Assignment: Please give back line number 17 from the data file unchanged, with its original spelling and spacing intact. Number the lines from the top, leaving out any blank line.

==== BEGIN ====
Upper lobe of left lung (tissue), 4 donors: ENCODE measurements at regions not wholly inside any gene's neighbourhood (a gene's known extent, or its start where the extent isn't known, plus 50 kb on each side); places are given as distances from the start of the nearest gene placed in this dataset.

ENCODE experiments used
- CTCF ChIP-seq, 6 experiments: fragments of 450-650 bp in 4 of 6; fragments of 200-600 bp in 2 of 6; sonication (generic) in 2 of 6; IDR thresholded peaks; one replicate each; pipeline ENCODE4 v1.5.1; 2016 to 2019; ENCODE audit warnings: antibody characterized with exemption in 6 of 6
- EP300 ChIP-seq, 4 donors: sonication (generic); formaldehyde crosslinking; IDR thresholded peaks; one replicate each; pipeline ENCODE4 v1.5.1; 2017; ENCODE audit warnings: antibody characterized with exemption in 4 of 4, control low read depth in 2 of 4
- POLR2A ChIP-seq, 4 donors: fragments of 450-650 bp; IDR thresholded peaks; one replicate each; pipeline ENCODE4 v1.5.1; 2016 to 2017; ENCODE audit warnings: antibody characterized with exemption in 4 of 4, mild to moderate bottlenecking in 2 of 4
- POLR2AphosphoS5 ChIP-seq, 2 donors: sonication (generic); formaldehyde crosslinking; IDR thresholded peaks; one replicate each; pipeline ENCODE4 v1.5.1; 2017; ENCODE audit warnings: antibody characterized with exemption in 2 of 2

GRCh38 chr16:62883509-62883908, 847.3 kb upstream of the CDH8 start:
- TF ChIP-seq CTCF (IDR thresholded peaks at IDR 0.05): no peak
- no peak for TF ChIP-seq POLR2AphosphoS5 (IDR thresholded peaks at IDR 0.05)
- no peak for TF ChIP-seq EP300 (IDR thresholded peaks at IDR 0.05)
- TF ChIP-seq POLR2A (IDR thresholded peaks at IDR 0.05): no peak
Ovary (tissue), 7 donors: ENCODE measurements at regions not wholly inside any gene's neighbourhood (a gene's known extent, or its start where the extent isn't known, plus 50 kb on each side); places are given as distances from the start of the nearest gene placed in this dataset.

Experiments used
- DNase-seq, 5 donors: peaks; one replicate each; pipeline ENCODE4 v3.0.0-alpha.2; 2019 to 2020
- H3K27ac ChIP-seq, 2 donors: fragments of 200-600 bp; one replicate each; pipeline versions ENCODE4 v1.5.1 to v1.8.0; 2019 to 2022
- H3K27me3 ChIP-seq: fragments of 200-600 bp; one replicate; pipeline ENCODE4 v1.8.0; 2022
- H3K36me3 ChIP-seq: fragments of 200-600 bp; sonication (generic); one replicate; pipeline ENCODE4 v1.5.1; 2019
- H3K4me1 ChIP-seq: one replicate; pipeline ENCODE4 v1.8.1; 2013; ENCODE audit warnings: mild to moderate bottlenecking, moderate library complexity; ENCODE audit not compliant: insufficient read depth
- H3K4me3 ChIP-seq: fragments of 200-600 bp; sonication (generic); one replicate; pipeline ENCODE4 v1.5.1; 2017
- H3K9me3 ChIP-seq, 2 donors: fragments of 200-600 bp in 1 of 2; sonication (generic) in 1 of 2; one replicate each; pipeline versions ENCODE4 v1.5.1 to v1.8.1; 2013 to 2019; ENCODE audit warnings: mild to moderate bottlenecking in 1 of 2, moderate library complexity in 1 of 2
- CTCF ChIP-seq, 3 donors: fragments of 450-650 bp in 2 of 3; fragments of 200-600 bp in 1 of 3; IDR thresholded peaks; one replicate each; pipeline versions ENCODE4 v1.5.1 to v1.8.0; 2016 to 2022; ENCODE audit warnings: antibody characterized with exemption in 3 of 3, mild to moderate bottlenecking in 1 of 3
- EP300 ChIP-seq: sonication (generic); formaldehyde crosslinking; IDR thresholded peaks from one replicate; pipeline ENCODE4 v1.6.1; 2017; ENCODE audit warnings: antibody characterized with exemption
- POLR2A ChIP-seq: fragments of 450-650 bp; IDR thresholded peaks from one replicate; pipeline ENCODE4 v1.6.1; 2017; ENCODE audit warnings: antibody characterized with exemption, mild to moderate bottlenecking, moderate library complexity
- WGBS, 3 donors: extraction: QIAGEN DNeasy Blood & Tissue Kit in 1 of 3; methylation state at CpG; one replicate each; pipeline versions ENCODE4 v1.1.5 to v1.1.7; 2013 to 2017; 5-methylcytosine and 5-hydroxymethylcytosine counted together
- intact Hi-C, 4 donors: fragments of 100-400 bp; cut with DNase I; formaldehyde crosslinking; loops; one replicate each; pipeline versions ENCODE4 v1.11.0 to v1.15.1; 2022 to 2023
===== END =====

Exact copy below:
- H3K36me3 ChIP-seq: fragments of 200-600 bp; sonication (generic); one replicate; pipeline ENCODE4 v1.5.1; 2019